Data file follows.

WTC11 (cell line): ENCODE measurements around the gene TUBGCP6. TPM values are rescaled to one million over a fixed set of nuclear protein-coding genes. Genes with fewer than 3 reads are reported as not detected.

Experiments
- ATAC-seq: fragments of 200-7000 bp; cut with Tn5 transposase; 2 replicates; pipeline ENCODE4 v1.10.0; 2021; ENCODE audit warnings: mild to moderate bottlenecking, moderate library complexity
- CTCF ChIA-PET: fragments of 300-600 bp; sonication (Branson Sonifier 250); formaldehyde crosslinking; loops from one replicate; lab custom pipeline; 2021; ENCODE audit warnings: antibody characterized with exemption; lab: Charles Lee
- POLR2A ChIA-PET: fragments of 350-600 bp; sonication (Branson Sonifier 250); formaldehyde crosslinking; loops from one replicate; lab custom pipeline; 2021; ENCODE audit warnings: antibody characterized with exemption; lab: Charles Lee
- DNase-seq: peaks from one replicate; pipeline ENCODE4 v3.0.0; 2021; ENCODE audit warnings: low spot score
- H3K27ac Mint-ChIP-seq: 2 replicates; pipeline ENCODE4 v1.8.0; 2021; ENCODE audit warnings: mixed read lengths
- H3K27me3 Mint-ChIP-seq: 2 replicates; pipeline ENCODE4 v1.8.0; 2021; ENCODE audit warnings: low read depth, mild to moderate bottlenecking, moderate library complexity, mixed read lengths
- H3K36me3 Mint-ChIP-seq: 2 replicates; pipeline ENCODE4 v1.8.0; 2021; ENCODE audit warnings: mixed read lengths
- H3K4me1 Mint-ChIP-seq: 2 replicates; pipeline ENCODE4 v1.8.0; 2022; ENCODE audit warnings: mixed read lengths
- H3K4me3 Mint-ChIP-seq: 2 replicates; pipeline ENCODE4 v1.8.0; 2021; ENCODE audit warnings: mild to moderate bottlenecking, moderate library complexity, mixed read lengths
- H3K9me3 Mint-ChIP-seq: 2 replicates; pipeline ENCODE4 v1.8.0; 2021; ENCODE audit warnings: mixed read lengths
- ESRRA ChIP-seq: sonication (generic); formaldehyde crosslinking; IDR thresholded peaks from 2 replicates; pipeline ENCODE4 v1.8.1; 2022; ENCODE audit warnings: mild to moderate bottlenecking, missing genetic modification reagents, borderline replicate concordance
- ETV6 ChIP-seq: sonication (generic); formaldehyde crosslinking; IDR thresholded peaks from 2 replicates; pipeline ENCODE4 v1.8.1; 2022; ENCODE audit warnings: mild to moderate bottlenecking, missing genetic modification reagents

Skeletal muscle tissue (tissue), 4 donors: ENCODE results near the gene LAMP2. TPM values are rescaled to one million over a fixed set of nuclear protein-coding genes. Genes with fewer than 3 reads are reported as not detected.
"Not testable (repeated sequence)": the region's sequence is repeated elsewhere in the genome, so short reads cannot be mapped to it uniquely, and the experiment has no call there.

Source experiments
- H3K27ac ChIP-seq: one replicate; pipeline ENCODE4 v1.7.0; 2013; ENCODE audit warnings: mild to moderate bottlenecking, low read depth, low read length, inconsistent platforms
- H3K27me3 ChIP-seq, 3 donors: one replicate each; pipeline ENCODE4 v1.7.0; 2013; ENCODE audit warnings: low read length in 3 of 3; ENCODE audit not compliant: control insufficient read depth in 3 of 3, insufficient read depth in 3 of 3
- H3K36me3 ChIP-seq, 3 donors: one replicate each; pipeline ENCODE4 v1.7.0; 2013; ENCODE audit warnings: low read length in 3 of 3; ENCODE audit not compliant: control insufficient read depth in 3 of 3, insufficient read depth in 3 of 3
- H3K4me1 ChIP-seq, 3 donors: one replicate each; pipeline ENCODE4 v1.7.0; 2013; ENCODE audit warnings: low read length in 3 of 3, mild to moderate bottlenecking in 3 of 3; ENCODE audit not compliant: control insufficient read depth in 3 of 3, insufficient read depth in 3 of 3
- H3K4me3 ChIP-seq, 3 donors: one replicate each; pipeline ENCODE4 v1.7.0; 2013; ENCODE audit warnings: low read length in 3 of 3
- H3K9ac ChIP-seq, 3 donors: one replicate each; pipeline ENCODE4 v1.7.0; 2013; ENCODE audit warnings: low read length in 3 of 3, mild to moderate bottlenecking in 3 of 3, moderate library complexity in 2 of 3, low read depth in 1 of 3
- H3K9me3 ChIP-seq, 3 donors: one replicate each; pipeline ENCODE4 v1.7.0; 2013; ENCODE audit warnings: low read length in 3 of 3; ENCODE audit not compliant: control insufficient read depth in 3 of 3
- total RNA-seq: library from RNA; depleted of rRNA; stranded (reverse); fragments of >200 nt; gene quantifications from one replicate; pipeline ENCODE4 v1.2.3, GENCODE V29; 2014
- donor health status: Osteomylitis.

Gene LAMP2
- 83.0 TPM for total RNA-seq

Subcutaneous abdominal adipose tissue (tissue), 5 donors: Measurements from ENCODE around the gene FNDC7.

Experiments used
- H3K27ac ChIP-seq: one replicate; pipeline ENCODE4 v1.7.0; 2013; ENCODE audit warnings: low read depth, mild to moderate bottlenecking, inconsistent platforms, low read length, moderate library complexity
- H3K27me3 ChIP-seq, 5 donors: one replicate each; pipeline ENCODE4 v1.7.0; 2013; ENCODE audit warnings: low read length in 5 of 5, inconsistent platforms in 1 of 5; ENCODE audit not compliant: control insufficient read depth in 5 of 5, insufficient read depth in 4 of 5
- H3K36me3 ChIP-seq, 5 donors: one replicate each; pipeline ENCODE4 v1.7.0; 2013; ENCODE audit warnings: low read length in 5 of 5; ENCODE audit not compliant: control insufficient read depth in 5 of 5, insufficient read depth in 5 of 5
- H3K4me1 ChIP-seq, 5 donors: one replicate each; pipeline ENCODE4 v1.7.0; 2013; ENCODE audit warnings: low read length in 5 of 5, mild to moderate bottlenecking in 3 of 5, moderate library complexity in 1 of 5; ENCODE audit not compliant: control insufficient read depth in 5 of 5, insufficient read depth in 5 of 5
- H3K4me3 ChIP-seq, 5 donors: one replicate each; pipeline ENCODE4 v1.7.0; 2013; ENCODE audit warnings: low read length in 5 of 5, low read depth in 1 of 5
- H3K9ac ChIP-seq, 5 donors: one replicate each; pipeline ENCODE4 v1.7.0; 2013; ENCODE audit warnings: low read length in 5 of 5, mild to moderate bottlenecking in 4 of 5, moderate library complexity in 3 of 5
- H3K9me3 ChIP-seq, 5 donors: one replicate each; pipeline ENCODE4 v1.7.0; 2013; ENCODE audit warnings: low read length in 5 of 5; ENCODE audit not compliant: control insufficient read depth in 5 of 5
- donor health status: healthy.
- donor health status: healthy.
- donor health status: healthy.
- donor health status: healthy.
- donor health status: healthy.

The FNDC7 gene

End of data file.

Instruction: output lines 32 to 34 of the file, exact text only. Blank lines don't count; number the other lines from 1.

- H3K27me3 ChIP-seq, 5 donors: one replicate each; pipeline ENCODE4 v1.7.0; 2013; ENCODE audit warnings: low read length in 5 of 5, inconsistent platforms in 1 of 5; ENCODE audit not compliant: control insufficient read depth in 5 of 5, insufficient read depth in 4 of 5
- H3K36me3 ChIP-seq, 5 donors: one replicate each; pipeline ENCODE4 v1.7.0; 2013; ENCODE audit warnings: low read length in 5 of 5; ENCODE audit not compliant: control insufficient read depth in 5 of 5, insufficient read depth in 5 of 5
- H3K4me1 ChIP-seq, 5 donors: one replicate each; pipeline ENCODE4 v1.7.0; 2013; ENCODE audit warnings: low read length in 5 of 5, mild to moderate bottlenecking in 3 of 5, moderate library complexity in 1 of 5; ENCODE audit not compliant: control insufficient read depth in 5 of 5, insufficient read depth in 5 of 5